You see, Kim was on suicide watch at her mother’s request. The uncertainty of what Kim may do was the main concern. She claimed she was fine, that she was OK, not to worry about her. This was absolutely not the case; Kim went back to work two days later! Kim's mother wanted her to eat, in fact insisting that she ate! That is how she showed her love.
In life, we all have different avenues of expressing and showing our love. When Patrick was alive, he used to express his love by showing up for Kim when she needed him most. He appeared at Kim’s apartment in the middle of the night as her knight in shining armor. Like most typical college kids, Kim was procrastinating on her senior year thesis. She frantically typed in the final 24 hours before it was due. She typed so hard and so fast that her laptop and thesis flashed and smoked before her eyes. When she lay in a fetal position thinking it was all over; there Patrick Michael McMurphy was to save the day.
Fast-forward and Kim was still not OK, and that is OK, she recounts two years later, with Patrick’s anniversary looming. She was dating again. Kim forewarned her date that it might be a difficult time for her and she didn’t know how she would behave. He exclaimed, “You’ll be OK though right?!”. Kim felt that her date’s question was a way of protecting himself against the possibility that she might not be OK. Asking someone if they will be ok, is like saying “time heals all wounds.” Words like those take away from the griever and their grief.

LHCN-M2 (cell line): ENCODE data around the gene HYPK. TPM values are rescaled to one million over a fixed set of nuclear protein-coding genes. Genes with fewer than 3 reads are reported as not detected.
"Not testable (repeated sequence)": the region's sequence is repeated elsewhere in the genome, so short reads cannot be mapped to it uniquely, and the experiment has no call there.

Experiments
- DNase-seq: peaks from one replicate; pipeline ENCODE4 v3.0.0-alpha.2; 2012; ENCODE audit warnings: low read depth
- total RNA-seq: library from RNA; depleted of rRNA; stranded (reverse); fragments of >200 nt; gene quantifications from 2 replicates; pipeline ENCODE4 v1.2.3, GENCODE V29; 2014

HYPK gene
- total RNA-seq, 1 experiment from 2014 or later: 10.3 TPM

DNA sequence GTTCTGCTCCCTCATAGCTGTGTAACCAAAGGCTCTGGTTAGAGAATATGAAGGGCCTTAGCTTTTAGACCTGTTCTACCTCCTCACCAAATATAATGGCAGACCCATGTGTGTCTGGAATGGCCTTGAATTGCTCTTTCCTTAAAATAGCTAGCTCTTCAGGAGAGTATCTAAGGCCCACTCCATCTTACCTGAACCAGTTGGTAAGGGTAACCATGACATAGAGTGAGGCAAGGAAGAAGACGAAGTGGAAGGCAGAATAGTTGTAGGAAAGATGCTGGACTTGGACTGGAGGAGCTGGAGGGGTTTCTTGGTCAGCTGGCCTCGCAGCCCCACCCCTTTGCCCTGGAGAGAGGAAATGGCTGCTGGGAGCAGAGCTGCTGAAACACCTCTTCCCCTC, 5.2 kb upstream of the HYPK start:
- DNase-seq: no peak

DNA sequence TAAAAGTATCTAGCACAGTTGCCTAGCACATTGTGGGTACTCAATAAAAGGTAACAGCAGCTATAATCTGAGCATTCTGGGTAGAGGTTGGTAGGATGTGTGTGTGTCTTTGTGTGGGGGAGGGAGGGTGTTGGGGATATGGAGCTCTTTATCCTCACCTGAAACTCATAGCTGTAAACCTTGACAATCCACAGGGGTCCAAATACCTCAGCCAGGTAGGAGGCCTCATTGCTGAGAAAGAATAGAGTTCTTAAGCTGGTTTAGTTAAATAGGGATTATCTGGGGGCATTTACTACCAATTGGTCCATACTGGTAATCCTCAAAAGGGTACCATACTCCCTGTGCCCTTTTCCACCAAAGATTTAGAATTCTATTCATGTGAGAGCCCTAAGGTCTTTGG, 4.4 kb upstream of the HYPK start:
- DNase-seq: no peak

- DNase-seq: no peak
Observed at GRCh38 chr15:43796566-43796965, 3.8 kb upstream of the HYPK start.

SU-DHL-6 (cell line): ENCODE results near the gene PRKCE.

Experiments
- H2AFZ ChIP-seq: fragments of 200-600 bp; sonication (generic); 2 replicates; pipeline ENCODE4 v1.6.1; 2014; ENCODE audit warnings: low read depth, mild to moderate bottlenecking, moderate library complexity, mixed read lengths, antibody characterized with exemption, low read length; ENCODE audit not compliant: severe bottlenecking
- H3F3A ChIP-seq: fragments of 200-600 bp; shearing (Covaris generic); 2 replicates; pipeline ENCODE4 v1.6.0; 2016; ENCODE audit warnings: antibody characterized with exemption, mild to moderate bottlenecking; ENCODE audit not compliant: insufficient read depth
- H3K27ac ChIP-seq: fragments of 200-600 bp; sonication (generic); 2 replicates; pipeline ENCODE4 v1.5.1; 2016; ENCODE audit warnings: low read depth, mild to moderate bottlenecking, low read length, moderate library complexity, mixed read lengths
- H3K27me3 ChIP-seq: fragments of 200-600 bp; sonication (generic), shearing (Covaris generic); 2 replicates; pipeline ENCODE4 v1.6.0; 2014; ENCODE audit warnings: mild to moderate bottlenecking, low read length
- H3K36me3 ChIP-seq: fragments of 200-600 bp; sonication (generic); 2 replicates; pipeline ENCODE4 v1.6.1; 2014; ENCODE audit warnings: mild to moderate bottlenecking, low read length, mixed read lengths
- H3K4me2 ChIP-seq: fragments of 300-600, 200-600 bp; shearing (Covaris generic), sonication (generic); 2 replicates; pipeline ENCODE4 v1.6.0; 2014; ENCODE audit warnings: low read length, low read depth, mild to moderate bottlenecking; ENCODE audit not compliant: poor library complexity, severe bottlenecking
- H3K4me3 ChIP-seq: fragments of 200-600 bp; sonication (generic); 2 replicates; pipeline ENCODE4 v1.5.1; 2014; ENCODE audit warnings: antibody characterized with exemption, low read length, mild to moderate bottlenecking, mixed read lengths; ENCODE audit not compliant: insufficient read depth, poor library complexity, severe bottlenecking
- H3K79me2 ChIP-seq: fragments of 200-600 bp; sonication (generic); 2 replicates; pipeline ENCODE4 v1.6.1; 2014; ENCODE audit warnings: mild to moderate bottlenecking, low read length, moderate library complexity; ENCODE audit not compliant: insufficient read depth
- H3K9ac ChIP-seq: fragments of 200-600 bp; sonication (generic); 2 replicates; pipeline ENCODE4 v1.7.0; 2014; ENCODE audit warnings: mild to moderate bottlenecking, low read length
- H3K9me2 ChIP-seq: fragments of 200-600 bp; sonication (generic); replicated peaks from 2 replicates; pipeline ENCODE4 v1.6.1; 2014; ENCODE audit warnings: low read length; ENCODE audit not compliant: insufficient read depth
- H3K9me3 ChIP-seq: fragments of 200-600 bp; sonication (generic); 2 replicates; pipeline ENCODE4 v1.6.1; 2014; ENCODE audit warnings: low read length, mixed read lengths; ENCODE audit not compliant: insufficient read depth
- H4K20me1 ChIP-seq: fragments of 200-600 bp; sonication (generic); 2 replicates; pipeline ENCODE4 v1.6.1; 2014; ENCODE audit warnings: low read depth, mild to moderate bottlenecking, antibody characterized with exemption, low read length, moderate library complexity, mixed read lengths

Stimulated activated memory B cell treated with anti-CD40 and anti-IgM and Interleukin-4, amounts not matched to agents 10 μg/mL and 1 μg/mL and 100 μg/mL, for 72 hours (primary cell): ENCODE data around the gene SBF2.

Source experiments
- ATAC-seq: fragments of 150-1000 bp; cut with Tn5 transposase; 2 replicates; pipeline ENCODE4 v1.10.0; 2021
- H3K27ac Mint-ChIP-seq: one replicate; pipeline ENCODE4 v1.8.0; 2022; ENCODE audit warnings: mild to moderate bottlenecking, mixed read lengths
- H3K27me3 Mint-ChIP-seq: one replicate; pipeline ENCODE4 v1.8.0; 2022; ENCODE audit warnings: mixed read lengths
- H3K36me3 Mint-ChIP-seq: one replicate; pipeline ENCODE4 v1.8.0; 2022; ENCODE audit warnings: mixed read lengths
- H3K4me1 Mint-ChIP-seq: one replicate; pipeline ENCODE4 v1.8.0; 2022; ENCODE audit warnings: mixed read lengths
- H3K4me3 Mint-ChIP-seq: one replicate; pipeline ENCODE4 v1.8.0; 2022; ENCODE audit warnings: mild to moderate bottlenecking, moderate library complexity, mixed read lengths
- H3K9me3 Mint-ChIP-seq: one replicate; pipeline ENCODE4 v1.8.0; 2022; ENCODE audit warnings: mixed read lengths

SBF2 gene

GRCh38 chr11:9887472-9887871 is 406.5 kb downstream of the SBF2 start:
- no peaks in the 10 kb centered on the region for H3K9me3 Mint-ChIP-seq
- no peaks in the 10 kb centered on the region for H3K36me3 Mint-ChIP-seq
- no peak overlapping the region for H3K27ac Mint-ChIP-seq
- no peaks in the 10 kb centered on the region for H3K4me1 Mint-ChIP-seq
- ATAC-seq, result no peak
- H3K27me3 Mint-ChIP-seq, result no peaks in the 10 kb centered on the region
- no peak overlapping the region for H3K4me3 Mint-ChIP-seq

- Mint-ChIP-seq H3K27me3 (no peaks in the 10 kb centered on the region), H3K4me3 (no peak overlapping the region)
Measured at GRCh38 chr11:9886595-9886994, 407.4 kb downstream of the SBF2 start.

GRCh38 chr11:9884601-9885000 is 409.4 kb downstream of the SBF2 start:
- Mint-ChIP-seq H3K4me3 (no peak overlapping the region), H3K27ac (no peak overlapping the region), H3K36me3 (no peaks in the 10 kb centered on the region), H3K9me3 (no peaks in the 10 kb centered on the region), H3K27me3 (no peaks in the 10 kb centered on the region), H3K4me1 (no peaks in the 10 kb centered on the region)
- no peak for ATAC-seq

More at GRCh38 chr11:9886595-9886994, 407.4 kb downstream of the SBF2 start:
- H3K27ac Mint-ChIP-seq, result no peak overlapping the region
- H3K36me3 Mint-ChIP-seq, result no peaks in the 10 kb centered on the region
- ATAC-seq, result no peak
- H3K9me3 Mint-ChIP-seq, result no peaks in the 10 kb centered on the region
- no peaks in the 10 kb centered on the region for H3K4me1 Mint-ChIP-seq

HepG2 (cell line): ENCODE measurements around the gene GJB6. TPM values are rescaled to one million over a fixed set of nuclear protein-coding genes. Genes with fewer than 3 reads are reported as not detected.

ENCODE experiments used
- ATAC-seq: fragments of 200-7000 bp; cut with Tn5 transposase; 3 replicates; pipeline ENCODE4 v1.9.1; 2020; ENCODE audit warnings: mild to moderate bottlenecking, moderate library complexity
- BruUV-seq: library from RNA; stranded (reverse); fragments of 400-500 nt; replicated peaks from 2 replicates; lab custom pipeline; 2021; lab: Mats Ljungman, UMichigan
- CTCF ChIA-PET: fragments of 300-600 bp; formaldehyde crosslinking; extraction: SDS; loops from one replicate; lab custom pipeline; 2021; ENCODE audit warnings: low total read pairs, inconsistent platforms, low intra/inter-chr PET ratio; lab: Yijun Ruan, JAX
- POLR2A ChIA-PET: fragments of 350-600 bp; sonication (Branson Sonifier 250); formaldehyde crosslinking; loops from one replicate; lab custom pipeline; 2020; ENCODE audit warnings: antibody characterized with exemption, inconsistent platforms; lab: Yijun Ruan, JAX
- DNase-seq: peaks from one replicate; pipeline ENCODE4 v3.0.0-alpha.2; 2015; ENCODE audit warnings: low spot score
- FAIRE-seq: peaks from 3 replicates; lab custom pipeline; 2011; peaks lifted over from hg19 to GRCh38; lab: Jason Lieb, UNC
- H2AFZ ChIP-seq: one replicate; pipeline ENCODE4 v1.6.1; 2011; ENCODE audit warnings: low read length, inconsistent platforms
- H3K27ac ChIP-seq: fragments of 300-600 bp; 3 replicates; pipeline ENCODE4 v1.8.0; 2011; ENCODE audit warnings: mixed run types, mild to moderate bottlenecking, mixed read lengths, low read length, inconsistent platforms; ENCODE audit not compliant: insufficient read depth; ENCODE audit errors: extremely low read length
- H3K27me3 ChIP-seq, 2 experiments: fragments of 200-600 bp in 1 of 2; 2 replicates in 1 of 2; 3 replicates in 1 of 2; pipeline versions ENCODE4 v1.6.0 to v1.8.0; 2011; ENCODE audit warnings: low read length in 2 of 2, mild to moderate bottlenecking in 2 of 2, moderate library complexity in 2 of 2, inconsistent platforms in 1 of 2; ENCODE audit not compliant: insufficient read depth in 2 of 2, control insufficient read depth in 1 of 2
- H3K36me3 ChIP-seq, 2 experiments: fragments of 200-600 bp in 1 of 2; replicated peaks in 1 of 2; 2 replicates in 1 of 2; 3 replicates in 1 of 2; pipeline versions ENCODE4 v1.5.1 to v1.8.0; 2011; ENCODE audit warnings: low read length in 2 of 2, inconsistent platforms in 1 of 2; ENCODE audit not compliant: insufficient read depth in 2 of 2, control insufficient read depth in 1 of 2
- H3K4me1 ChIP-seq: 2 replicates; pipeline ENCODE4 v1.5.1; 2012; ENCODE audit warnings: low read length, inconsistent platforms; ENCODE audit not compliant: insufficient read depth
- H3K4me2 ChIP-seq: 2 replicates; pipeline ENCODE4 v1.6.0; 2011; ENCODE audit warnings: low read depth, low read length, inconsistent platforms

“It’s OK not to be OK” is a slogan used by Hope For The Day. This is a non-profit movement empowering the conversation on proactive suicide prevention and mental health education. There is no shame in admitting you need help, love or support. Please, if you are reading this; reach out to someone that is worrying you, seems reserved or you feel is alone with no support. Or, just reach out to friends and family and tell them you love them!
This is a message that Kim leaves her audience with. For it was only at Patrick’s funeral that Kim discovered SHE was the definition of true love to him; not a Billy Joel song as she had once believed. He told a friend that true love was knowing what your partner needs before they know it themselves. She was who he wanted to be with and he was going to ask for her hand in marriage! But Patrick never got a chance to tell her before his tragic death.
So, can I leave this with you? whom do you need to contact? Who would appreciate hearing your voice at the other end of the phone? Do not procrastinate like Kim, writing her college thesis. Who needs to hear the words today from your heart, “I love you”?